There’s a lot we don’t know about how many people have actually been killed at police hands in the United States, thanks to woefully inadequate transparency and federal record-keeping. But there’s one thing we do now know: Among those we do know were shot by police, black teens were 21 times more likely to be shot dead than their white counterparts.
“The 1,217 deadly police shootings from 2010 to 2012 captured in the federal data show that blacks, age 15 to 19, were killed at a rate of 31.17 per million, while just 1.47 per million white males in that age range died at the hands of police,” a new ProPublica report explains, noting that if whites were killed at the same ratio there would have been another 185 white deaths, just during that three-year period, just of those in that narrow age range.
To arrive at this statistic, ProPublica analyzed the list of 12,000 police shooting deaths that were self-reported by agencies to the Federal Bureau of Investigation between 1980 and 2012. Because this data is self-reported and departments are not required to submit information, this data likely significantly ucounteractsthe number of shootings. Florida departments, for example, haven’t submitted data since 1997 and New York City hasn't submitted data since 2007. And the FBI asks only for “justifiable homicide ”figures, meaning in those instances where the shootings are most overtly viewed as unjustified or the litigation is ongoing, departments are less likely to report.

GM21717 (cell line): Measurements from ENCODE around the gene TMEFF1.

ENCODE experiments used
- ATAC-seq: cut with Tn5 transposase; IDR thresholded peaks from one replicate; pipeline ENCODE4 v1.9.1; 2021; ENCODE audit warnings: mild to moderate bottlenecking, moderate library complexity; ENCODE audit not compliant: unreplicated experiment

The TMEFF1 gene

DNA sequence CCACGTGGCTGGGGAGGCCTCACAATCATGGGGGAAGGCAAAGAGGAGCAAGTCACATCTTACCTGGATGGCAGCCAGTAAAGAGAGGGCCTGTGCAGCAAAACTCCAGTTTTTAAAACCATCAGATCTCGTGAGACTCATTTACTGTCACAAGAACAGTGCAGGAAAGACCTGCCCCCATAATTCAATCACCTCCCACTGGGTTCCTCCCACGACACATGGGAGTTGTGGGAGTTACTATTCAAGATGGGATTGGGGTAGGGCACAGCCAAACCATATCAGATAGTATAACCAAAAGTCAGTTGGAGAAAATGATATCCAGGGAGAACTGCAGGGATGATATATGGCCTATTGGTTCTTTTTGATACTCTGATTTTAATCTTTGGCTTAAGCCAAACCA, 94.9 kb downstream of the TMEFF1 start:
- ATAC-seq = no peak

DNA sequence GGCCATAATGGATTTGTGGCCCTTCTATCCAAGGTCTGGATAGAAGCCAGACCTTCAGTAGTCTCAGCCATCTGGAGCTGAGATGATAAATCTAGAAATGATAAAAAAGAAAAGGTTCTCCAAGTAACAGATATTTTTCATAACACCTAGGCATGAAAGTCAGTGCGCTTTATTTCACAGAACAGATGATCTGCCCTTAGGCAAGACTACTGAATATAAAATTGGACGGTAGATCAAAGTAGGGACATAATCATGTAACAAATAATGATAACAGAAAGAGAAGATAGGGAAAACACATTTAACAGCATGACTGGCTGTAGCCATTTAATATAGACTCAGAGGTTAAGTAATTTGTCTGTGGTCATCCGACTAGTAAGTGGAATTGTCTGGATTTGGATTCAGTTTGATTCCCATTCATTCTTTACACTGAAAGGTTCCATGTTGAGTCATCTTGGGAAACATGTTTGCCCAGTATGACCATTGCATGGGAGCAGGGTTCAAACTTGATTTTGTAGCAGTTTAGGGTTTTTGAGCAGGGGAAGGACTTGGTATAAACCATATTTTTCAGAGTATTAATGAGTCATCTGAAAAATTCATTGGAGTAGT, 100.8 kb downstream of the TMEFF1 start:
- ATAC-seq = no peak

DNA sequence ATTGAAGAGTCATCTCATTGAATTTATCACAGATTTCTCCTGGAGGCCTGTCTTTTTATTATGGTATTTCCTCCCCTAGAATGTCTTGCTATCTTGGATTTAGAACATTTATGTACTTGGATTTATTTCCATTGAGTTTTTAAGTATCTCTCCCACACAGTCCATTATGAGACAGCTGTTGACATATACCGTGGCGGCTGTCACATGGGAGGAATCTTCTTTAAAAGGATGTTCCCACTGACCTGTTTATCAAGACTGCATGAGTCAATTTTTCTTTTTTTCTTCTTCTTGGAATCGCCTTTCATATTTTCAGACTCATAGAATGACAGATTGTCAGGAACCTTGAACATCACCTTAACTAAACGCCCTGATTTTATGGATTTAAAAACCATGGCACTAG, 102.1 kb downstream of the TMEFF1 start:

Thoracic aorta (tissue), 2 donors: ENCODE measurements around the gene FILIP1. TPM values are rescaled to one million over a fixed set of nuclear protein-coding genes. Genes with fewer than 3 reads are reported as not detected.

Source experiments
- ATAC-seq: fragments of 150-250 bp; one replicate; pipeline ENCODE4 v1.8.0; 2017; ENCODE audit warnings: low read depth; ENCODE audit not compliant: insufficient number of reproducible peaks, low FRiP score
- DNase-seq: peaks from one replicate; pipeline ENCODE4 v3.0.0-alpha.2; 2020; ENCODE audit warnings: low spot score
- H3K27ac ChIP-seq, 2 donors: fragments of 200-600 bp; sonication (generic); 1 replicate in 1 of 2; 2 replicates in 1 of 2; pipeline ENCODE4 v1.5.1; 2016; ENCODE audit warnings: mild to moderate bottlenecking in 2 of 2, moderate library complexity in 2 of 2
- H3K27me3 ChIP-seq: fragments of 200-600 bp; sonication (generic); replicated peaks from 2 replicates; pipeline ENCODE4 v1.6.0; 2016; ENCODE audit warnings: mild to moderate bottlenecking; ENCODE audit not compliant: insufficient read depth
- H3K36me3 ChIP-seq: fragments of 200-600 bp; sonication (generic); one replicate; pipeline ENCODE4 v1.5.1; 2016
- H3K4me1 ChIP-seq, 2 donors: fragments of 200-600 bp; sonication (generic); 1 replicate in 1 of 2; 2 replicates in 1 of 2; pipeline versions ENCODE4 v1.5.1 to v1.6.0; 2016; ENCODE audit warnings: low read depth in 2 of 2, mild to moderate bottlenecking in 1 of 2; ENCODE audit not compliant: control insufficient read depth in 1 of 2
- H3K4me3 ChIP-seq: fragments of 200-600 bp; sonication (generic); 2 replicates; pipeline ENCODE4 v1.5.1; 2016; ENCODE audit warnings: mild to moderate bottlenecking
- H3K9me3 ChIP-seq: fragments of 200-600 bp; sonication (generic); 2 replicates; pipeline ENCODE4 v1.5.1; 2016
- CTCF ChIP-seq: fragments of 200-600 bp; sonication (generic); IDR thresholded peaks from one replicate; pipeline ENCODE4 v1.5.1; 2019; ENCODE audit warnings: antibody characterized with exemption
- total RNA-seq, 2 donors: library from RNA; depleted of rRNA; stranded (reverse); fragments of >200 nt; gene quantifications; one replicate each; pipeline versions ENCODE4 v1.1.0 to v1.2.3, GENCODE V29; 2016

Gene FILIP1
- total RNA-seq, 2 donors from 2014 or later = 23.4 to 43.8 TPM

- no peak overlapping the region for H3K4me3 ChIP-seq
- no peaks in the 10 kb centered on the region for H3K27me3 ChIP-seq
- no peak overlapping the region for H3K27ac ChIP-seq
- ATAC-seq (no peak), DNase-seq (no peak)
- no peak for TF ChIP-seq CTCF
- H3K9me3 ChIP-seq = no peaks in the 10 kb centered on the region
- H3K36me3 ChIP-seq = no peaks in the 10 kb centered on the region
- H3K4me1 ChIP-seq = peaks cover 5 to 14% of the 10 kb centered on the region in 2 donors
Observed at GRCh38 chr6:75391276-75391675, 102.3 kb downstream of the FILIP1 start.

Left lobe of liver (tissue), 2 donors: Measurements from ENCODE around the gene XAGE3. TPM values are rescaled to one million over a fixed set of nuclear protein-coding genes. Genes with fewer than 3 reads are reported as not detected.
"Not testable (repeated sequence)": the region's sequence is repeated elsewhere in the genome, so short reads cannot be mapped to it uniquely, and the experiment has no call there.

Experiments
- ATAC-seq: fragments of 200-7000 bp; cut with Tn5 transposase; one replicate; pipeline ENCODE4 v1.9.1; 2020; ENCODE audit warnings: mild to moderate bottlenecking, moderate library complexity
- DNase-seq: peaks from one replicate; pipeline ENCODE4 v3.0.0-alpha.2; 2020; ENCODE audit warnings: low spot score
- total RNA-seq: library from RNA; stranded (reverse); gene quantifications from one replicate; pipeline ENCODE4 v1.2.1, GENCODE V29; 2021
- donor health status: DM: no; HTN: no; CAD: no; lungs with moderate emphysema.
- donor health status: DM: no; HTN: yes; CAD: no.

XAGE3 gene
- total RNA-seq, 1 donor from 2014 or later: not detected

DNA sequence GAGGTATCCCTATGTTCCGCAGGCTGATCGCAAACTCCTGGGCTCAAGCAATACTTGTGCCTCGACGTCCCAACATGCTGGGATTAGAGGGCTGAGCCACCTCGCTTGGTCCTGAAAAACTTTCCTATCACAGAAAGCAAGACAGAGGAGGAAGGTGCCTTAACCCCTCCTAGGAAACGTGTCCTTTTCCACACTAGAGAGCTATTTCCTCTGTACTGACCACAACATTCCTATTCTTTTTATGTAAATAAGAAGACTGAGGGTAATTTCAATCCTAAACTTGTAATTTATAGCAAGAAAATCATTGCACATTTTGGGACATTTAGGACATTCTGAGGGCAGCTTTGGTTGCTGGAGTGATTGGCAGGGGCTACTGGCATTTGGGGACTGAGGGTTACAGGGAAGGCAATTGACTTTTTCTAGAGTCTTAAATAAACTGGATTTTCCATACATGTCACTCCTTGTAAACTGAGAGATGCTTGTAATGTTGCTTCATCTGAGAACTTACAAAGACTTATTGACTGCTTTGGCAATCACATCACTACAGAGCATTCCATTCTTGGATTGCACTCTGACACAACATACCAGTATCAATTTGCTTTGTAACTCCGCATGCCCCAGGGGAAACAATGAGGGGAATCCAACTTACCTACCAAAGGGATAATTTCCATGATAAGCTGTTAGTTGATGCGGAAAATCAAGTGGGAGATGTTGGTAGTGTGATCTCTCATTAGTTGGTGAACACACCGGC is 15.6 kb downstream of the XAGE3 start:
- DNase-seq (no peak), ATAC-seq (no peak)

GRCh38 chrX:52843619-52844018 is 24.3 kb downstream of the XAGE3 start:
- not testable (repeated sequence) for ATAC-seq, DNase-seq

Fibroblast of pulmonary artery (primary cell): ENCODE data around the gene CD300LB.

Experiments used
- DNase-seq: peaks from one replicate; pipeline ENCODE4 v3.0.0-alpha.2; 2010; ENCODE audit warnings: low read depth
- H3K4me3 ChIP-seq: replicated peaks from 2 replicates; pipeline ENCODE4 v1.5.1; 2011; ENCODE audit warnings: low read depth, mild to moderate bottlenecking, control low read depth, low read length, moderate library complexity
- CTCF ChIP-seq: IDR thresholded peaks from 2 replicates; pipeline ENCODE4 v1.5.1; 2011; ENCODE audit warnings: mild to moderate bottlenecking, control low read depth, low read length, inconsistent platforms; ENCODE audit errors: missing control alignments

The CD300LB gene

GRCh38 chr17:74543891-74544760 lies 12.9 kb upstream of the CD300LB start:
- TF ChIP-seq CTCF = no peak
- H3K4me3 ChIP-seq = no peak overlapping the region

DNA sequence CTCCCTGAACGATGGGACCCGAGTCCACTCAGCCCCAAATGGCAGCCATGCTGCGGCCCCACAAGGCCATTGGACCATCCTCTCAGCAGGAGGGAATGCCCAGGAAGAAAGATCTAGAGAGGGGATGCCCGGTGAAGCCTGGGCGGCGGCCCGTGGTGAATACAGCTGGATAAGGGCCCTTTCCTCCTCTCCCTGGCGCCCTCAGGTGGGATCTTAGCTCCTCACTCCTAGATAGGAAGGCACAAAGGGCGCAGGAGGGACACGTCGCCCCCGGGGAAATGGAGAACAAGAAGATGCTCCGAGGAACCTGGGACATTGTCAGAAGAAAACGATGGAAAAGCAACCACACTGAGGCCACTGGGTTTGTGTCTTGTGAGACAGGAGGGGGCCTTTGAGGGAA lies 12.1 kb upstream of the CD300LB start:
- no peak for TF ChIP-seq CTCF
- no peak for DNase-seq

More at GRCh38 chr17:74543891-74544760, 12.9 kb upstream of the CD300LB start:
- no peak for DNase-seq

Still, assessing available data may provide the best insight we have into how grave racial disparities in police violence are, particularly when it comes to young black men, who were stopped by NYPD officers in 2011 more times than the total number of young black men in New York City. Unsurprisingly, past analyses have also found disproportionate violence against blacks, including a 2007 investigation by Color lines and the Chicago Reporter in 10 major cities. An NAACP report of Oakland, California, found that 37 of 45 police-involved shootings were of blacks, while zero were of whites. “Although weapons were not found in 40 percent of cases, the NAACP found, no officers were charged," Mother.
Studies of human and police behavior suggest that racial bias is baked into policing, particularly because individuals mis-perceive the threat posed by African Americans. Nonetheless, a 2012 poll after the George Zimmerman verdict found that that the gap between whites and blacks who think the justice system is biased was greater than ever.
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